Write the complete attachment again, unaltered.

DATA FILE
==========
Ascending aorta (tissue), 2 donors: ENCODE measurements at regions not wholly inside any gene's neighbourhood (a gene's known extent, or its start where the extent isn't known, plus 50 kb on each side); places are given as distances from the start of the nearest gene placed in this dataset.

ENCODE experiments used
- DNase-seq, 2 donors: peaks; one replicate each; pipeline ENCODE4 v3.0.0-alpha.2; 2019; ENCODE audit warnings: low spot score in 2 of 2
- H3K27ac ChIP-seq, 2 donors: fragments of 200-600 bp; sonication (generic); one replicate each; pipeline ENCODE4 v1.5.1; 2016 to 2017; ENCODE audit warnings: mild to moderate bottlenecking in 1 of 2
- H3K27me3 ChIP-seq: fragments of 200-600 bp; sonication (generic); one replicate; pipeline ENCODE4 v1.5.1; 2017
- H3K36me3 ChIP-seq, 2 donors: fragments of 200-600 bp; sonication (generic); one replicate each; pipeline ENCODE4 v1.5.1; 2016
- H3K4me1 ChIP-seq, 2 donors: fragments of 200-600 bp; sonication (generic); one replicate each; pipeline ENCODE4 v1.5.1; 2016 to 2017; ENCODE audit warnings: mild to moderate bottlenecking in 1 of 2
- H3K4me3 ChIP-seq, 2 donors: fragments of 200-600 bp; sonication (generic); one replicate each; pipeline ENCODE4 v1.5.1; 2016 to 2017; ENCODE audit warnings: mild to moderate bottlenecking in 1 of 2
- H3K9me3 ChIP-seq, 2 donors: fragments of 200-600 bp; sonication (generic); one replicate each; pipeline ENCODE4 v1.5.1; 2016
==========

Ascending aorta (tissue), 2 donors: ENCODE measurements at regions not wholly inside any gene's neighbourhood (a gene's known extent, or its start where the extent isn't known, plus 50 kb on each side); places are given as distances from the start of the nearest gene placed in this dataset.

ENCODE experiments used
- DNase-seq, 2 donors: peaks; one replicate each; pipeline ENCODE4 v3.0.0-alpha.2; 2019; ENCODE audit warnings: low spot score in 2 of 2
- H3K27ac ChIP-seq, 2 donors: fragments of 200-600 bp; sonication (generic); one replicate each; pipeline ENCODE4 v1.5.1; 2016 to 2017; ENCODE audit warnings: mild to moderate bottlenecking in 1 of 2
- H3K27me3 ChIP-seq: fragments of 200-600 bp; sonication (generic); one replicate; pipeline ENCODE4 v1.5.1; 2017
- H3K36me3 ChIP-seq, 2 donors: fragments of 200-600 bp; sonication (generic); one replicate each; pipeline ENCODE4 v1.5.1; 2016
- H3K4me1 ChIP-seq, 2 donors: fragments of 200-600 bp; sonication (generic); one replicate each; pipeline ENCODE4 v1.5.1; 2016 to 2017; ENCODE audit warnings: mild to moderate bottlenecking in 1 of 2
- H3K4me3 ChIP-seq, 2 donors: fragments of 200-600 bp; sonication (generic); one replicate each; pipeline ENCODE4 v1.5.1; 2016 to 2017; ENCODE audit warnings: mild to moderate bottlenecking in 1 of 2
- H3K9me3 ChIP-seq, 2 donors: fragments of 200-600 bp; sonication (generic); one replicate each; pipeline ENCODE4 v1.5.1; 2016